I’ve been really enjoying the roasting that Adobe’s Flash has been getting lately at the hands of Steve Jobs and Daring Fireball’s John Gruber. But Gruber extended the roastingto cross-platform toolkit Qt:
Consider, for one example, Amazon’s Kindle clients for iPhone OS and Mac OS X. The iPhone OS Kindle app is excellent, a worthy rival in terms of experience to Apple’s own iBooks. The Mac Kindle app is a turdthat doesn’t look, feel, or behave like a real Mac app. The iPhone OS Kindle app is a native iPhone app, written in Cocoa Touch. The Mac Kindle app was produced using the cross-platform Qt toolkit.
This was followed shortly after by a Design Dare article titled Steam Is a Port — the title itself implying that Steam is a lesser app for no other reason than being a port.
What They Got Wrong
To say that cross-platform tools are evil because one can produce bad programs with them is like saying that paint should be banned because it might fall into the hands of the tasteless. Or taggers. So too bad for Da Vinci and Picasso.
I’ve worked with wxWidgets and I’m currently working with Qt. Both libraries will let you use native controls. Like artfully used paint, both libraries will let you create native apps that will shine bright and soar.
What They Got Right
On the other hand, both Gruber and Design Dare are correct: Kindle for Mac and Steam for Mac are, indeed, ports. They were designed for one platform first, and only afterwards ported to the Mac. This rarely works, not because it’s technically impossible, but usually because the programmers are not deeply imbued with the Mac culture to get the finer details of the interface right. Often, this is compounded by bad messages from management, e.g. “who cares… we just need a Mac version to cover all bases, wrap it up ASAP”.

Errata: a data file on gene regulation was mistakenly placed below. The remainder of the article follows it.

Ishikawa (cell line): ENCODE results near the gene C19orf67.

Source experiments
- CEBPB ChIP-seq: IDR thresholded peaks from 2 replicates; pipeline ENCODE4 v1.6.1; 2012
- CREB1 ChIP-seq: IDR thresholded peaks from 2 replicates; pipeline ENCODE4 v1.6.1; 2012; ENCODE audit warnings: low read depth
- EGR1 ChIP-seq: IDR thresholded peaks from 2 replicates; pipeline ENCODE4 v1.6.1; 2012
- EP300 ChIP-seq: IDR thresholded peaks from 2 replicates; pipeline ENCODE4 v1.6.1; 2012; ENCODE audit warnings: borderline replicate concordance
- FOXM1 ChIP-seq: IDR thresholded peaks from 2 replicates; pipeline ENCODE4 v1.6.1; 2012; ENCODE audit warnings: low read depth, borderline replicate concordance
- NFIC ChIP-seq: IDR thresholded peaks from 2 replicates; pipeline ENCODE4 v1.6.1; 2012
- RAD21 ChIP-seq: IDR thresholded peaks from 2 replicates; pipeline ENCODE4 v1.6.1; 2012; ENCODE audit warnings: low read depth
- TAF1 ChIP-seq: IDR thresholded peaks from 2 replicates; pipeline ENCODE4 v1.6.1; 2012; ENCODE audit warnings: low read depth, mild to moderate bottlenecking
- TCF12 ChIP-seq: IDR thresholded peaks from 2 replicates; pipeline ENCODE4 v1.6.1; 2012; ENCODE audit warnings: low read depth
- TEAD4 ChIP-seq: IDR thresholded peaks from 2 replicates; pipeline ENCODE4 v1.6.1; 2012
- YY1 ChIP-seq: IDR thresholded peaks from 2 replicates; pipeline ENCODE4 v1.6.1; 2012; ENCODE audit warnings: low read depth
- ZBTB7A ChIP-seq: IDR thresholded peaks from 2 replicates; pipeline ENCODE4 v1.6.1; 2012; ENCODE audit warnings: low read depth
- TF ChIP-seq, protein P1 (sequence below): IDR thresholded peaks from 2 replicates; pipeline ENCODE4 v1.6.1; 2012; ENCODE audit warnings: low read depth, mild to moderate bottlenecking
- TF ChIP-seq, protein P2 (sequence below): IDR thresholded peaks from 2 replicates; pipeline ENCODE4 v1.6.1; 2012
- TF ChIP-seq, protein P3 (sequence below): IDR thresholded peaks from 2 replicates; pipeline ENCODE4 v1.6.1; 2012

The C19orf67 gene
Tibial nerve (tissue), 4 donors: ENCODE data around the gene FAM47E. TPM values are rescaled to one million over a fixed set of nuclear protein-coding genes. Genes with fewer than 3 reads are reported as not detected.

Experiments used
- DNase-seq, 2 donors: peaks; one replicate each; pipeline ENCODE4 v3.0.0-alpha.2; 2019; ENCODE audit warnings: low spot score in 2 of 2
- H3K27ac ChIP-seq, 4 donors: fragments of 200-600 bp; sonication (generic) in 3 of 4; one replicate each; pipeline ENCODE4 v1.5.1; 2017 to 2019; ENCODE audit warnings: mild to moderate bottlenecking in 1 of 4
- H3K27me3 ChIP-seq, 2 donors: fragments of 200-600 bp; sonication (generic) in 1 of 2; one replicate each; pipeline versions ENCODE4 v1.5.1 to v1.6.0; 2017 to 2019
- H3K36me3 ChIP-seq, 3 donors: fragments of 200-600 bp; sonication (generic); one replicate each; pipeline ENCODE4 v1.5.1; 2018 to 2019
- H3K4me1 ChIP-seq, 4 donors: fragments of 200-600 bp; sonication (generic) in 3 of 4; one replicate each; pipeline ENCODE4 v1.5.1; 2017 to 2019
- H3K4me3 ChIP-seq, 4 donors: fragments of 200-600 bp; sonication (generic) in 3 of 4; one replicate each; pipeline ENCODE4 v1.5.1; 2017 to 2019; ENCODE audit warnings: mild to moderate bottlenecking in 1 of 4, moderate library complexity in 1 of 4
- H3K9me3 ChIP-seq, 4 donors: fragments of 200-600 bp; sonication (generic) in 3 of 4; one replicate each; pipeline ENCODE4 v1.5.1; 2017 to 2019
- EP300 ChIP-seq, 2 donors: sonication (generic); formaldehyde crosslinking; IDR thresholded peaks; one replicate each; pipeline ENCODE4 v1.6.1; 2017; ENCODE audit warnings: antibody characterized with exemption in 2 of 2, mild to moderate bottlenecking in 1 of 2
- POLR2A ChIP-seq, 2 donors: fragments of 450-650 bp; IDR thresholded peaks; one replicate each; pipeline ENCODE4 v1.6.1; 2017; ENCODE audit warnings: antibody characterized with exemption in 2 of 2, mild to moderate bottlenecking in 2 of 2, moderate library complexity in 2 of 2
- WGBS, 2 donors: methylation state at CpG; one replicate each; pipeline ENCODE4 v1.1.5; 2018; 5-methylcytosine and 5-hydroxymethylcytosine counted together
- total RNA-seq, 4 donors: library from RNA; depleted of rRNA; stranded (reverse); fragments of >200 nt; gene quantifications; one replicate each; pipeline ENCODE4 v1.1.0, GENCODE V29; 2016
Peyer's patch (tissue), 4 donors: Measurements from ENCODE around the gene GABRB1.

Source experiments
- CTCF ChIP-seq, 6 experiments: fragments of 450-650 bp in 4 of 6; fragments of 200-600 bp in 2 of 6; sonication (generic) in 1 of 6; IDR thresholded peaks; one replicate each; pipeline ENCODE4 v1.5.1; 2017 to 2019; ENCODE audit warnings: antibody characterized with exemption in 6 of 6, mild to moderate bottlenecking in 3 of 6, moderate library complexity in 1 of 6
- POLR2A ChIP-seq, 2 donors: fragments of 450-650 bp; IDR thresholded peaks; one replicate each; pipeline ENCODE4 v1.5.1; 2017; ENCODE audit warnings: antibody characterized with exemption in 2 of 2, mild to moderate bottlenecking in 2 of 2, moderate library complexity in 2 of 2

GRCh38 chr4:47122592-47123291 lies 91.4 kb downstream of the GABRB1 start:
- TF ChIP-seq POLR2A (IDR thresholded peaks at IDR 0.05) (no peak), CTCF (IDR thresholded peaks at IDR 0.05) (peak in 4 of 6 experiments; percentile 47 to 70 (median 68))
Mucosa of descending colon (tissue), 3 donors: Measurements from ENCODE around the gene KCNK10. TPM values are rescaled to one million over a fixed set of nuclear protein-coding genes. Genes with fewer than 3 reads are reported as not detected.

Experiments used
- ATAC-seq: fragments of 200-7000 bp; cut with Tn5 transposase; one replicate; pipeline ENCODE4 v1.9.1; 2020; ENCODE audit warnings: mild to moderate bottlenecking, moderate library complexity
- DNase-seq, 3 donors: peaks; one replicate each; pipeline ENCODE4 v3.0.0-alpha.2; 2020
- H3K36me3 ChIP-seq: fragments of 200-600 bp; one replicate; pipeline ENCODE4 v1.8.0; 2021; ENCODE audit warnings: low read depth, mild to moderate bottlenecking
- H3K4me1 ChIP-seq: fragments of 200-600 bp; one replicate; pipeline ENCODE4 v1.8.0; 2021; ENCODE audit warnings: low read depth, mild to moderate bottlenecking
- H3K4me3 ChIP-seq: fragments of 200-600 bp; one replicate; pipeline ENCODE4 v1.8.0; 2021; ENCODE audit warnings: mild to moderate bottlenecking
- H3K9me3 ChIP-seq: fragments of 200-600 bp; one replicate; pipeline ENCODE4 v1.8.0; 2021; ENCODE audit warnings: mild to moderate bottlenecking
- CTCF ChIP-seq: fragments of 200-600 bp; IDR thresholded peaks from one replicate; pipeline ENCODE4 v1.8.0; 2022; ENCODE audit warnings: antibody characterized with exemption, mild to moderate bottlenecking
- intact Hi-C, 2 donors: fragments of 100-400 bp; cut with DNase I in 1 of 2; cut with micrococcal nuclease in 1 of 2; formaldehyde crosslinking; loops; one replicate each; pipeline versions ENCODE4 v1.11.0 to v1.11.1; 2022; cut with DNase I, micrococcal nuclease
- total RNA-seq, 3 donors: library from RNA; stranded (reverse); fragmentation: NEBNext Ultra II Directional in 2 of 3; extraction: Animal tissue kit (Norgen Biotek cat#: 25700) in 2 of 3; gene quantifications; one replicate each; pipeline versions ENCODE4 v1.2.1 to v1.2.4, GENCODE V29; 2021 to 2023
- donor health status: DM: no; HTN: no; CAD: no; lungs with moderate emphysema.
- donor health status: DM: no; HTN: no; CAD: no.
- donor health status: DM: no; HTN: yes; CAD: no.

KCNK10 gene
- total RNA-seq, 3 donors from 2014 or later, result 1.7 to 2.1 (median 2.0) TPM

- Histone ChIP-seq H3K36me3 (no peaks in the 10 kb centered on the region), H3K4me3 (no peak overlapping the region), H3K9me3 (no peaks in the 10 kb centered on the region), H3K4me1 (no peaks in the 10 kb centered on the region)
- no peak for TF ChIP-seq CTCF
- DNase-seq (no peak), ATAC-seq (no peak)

BTW, this is precisely why Cedrus (where I work) offers a free iPhoneto all employees. It’s also why we have an iPad in the office that each employee got to take home for a week. We are not currently developing for iPhone or iPad, but if or when the time comes, using and knowing iPhone OS will be second nature.
The converse is also true: one can develop awful apps that don’t feel native even on Mars, all while using the platform’s native tools. Just try to buy a song or an app on iTunes. What horror.
Qt cascading style sheets, introduced in version 4.3, lets you customize each control like you won’t believe — and shoot yourself in the foot like you won’t believe either, if you’re not careful. I’m guessing that perhaps that’s how Kindle for Mac got itself in Gruber’s crosshairs. One single setting in a widget that’s high up in the hierarchy of controls can cause a button to look non-native. The uninitiated developer can then find himself trying to “recreate” that original look and never quite getting it.